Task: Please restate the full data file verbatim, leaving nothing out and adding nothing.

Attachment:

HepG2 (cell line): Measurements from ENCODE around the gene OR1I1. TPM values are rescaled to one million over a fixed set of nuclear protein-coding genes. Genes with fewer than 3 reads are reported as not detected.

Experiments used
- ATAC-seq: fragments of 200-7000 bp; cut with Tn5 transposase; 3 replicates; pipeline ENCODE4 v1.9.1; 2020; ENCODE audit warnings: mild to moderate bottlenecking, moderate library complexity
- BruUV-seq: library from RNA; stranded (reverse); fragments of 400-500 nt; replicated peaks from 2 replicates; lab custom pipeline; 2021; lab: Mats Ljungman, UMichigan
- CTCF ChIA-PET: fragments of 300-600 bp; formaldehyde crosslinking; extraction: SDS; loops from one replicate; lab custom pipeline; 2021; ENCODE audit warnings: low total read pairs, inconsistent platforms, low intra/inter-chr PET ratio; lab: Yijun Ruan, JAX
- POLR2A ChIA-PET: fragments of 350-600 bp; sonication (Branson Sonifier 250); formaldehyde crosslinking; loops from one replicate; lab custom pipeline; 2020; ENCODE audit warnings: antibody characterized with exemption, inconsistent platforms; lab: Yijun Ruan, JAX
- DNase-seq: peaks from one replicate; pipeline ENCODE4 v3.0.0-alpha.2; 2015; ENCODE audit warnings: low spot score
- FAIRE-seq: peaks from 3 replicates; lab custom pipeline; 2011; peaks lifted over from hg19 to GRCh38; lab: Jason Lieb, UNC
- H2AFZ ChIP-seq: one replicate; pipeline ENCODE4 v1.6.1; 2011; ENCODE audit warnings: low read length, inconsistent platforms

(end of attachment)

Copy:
HepG2 (cell line): Measurements from ENCODE around the gene OR1I1. TPM values are rescaled to one million over a fixed set of nuclear protein-coding genes. Genes with fewer than 3 reads are reported as not detected.

Experiments used
- ATAC-seq: fragments of 200-7000 bp; cut with Tn5 transposase; 3 replicates; pipeline ENCODE4 v1.9.1; 2020; ENCODE audit warnings: mild to moderate bottlenecking, moderate library complexity
- BruUV-seq: library from RNA; stranded (reverse); fragments of 400-500 nt; replicated peaks from 2 replicates; lab custom pipeline; 2021; lab: Mats Ljungman, UMichigan
- CTCF ChIA-PET: fragments of 300-600 bp; formaldehyde crosslinking; extraction: SDS; loops from one replicate; lab custom pipeline; 2021; ENCODE audit warnings: low total read pairs, inconsistent platforms, low intra/inter-chr PET ratio; lab: Yijun Ruan, JAX
- POLR2A ChIA-PET: fragments of 350-600 bp; sonication (Branson Sonifier 250); formaldehyde crosslinking; loops from one replicate; lab custom pipeline; 2020; ENCODE audit warnings: antibody characterized with exemption, inconsistent platforms; lab: Yijun Ruan, JAX
- DNase-seq: peaks from one replicate; pipeline ENCODE4 v3.0.0-alpha.2; 2015; ENCODE audit warnings: low spot score
- FAIRE-seq: peaks from 3 replicates; lab custom pipeline; 2011; peaks lifted over from hg19 to GRCh38; lab: Jason Lieb, UNC
- H2AFZ ChIP-seq: one replicate; pipeline ENCODE4 v1.6.1; 2011; ENCODE audit warnings: low read length, inconsistent platforms